Caution : for previous versions before 05/23/18, bug fixed on convergence criterion (Space step $h$ mus be square powered and not third)

Make sure at the execution of parallel code (with "mpirun" command) that number of processes equals to product of subdomains number along x by subdomains number along y and along z ( "x_domains", "y_domains" and "z_domains" parameters in "param" input file ) :

We get the same relations for $y$ variable. By taking $h_{x}=size_{x}/N_{x}$, $h_{y}=size_{y}/N_{y}$, $h_{z}=size_{z}/N_{z}$ and with convention $\theta(x_{m},y_{m},z_{m})=\theta[i][j][k]$, we have :

This formula is implemented in this way for the C language parallel version (cf explUtilPar.c file) ; You can notice that xs, xe, ys, ye, zs, ze (with "s" for "start" and "e" for "end") variables represent the coordinates of the subdomain corresponding to the current process of rank "me" :

// Perform an explicit update on the points within the domain
for (i=xs[me];i<=xe[me];i++)
for (j=ys[me];j<=ye[me];j++)
for (k=zs[me];k<=ze[me];k++)
x[i][j][k] = weightx*(x0[i-1][j][k] + x0[i+1][j][k] + x0[i][j][k]*diagx)
+ weighty*(x0[i][j-1][k] + x0[i][j+1][k] + x0[i][j][k]*diagy)
+ weightz*(x0[i][j][k-1] + x0[i][j][k+1] + x0[i][j][k]*diagz);

Convergence criterion links the exact solution with the numerically computed solution. If we have $h_{x}=h_{y}=h_{z}=h$, explicit schema \eqref{eq9} is steady if :

We are going to breakdown domain (also named grid) into subdomains assigning for each one a process. Gain on runtime is achieved since computing iterative schema is done parallely and updates for the 4 sides of a given subdomain is performed with communications of surrounding processes : we called this breakdown a "Cartesian topology of processes" because subdomains are squared or rectangular. Convention taken here, for indices of 2D arrays with both Fortran90 and C languages, is (i,j)=(row,column). Below an example showing the breakdown with 16 processes along x_domains=2, y_domains=4 and z_domains=2 :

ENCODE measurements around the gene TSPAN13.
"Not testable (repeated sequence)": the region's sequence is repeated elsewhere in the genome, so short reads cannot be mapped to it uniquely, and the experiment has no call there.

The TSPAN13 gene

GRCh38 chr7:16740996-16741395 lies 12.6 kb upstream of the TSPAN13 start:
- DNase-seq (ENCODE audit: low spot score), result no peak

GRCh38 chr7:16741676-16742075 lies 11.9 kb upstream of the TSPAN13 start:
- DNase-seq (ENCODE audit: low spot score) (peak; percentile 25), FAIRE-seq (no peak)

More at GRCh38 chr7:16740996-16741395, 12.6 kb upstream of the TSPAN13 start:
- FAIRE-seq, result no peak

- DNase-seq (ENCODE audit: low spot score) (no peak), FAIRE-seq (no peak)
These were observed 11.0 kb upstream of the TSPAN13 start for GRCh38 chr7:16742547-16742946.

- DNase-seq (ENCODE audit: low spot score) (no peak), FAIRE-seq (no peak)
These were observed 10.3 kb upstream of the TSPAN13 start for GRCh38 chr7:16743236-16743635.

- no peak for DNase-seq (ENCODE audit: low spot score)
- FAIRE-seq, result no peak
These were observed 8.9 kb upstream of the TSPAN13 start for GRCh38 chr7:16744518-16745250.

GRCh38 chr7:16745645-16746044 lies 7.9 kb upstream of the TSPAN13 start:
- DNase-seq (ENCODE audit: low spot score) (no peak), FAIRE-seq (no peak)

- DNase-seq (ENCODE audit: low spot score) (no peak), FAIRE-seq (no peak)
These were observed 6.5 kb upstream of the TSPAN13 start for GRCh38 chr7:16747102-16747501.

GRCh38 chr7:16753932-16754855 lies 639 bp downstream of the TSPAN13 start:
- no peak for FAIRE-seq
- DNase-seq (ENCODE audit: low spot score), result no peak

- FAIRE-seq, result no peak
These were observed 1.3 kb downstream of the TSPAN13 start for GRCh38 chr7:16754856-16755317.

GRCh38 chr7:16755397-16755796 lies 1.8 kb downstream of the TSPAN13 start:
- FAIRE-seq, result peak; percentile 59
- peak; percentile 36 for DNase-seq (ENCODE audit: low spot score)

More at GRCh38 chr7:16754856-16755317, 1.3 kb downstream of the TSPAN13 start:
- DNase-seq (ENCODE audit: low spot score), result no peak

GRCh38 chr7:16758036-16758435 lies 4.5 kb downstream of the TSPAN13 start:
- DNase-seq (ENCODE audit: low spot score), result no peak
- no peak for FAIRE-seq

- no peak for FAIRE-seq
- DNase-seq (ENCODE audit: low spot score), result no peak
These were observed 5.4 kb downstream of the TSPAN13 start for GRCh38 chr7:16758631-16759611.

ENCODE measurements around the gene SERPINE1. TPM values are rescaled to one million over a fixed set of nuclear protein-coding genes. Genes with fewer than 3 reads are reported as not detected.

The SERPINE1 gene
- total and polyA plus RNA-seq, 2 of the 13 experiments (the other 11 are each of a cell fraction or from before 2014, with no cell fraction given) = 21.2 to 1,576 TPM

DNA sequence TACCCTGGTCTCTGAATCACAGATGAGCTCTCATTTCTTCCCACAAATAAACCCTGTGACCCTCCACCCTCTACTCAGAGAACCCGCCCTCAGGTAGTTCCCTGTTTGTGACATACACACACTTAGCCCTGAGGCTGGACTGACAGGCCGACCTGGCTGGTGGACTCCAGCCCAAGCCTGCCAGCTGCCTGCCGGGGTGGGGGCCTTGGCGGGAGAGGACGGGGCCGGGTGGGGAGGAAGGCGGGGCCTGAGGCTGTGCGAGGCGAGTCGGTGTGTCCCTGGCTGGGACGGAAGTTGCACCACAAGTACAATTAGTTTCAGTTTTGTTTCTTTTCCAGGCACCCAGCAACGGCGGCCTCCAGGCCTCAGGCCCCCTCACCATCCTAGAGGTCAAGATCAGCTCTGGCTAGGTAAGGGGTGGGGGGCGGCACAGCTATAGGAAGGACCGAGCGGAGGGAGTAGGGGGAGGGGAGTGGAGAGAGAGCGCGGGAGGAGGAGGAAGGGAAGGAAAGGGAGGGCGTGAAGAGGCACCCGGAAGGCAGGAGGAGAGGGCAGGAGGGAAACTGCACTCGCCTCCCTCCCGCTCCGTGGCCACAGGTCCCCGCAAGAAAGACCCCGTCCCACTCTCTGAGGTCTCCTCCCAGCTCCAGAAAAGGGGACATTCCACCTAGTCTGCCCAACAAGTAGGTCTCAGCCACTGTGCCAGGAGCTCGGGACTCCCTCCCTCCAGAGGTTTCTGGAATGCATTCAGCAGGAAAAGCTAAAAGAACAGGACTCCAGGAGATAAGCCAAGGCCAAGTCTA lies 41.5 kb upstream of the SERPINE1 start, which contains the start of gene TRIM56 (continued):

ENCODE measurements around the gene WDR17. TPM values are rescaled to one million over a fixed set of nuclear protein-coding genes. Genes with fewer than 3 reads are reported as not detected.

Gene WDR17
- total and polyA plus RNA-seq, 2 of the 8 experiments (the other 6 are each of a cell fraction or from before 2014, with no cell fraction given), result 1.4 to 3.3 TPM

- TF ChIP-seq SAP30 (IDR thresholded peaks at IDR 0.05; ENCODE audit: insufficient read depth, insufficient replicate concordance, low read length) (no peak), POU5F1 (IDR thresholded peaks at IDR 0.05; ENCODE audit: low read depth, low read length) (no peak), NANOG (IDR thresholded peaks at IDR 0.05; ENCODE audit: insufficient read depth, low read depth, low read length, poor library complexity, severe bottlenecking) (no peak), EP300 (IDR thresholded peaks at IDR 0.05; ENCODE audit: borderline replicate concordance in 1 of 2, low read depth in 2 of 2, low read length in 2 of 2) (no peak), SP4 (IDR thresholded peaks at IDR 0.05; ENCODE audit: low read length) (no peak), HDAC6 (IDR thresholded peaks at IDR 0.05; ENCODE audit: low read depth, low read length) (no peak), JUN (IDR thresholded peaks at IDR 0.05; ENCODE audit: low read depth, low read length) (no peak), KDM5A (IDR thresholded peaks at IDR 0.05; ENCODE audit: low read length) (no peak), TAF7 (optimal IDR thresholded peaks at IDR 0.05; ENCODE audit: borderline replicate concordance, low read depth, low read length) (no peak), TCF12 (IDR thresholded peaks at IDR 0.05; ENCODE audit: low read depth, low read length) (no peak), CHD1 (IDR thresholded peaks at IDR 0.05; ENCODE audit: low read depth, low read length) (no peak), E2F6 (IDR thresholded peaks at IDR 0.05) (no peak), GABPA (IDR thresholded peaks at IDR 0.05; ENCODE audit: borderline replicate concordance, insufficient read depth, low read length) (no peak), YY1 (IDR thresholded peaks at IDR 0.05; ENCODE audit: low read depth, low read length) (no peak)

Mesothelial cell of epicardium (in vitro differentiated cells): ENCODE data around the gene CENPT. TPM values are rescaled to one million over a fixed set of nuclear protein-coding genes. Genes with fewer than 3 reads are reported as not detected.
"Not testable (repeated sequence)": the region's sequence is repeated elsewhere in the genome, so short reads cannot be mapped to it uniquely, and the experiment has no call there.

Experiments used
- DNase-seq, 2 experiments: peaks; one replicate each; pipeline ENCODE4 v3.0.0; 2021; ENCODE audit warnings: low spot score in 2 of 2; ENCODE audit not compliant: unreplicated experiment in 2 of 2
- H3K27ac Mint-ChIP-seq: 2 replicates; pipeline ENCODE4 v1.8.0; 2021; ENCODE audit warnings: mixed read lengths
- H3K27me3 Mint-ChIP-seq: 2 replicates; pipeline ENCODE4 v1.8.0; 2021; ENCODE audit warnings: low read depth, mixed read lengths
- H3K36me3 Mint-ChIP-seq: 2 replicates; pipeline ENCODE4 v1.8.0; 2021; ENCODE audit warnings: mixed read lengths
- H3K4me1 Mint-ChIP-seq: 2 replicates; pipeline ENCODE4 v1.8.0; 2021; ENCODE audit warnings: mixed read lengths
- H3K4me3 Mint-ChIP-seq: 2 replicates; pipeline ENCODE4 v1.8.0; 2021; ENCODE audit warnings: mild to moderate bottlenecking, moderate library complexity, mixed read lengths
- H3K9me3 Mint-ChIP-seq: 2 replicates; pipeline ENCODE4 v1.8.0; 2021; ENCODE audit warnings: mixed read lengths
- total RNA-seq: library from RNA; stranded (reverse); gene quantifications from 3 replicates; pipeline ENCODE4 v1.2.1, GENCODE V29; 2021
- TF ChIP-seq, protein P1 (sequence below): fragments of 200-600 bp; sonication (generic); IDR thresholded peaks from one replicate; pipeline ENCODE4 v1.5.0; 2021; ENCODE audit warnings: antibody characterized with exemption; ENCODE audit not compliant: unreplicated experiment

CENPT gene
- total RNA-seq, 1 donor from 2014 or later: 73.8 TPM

Figure 1 : Ranks of processes with convention (row,column)$\,\equiv\,$(x_domains,y_domains) and z_domains dimension

With Fortran, elements of 2D array are memory aligned along columns : it is called "column major". In C language, elements are memory aligned along rows : it is qualified of "row major".

Parallelization is done using communications between the processes of each subdomain. As we can see in the code snippet below, for a given iteration process with rank "me", we compute the next values to the corresponding subdomain with "computeNext" function, then we send with "updateBound" each face of cubes (see figure below), i.e matrixes, to processes located in North-South, East-West and Front-Back of the current process "me".

// Until convergence
while(!convergence)
{
step = step + 1;
t = t + dt ;

// Perform one step of the explicit scheme
computeNext(x0, x, dt, &resLoc, hx, hy, hz, me, xs, ys, zs, xe, ye, ze, k0);

// Update the partial solution along the interface
updateBound(x0, neighBor, comm3d, column_type, me, xs, ys, zs, xe, ye, ze,
xcell, ycell, zcell);

// Sum reduction to get error
MPI_Allreduce(&resLoc, &result, 1, MPI_DOUBLE, MPI_SUM, comm);

// Current error
result= sqrt(result);

// Break if convergence reached or step greater than maxStep
if ((result<epsilon) || (step>maxStep)) break;
}

The following figure shows an example of communication for a breaking down of global domain into 8 subdomains, which means with 8 processes. Actually, only one plane of 4 processes is visible, one has to imagine a second parallel plane to this one in order to represent all 8 subdomains :

Like in 2D case, note that ghost cells are initialized at the beginning of code to the constant value of the edge of the grid.

To get an animated gif showing the temporal evolution of diffusion, we need output data files at different time intervals. We use this script generate_outputs_heat3d which will generate it. Then, we use the Matlab script generate_gif_heat3d.m to generate a gif file. Here is an animation of a slice plot made with a 32x64x16 mesh :

To evaluate the performance of the code, we do a benchmark by varying the number of processes for three different grid sizes (64^3, 128^3 and 256^3). The script run_performances_heat3d allows to get execution time for each of these two parameters.

Performance for one single process represents the execution of the sequential code. For a number of processes greater than 1 (parallelized versions), the runtimes are lower than the sequential version. We can see that the best performance is done with 8 processes, regardless of the size of the mesh. This could be explained by the fact that this benchmark has been achieved with 8-core i7 processor. Indeed, Core i7 implements "Hyper-Threading" : this multitasking technique allows a physical optimization for 8 processes and a logical optimization for a higher number of processes.

ps : join like me the Cosmology@Home project whose aim is to refine the model that best describes our Universe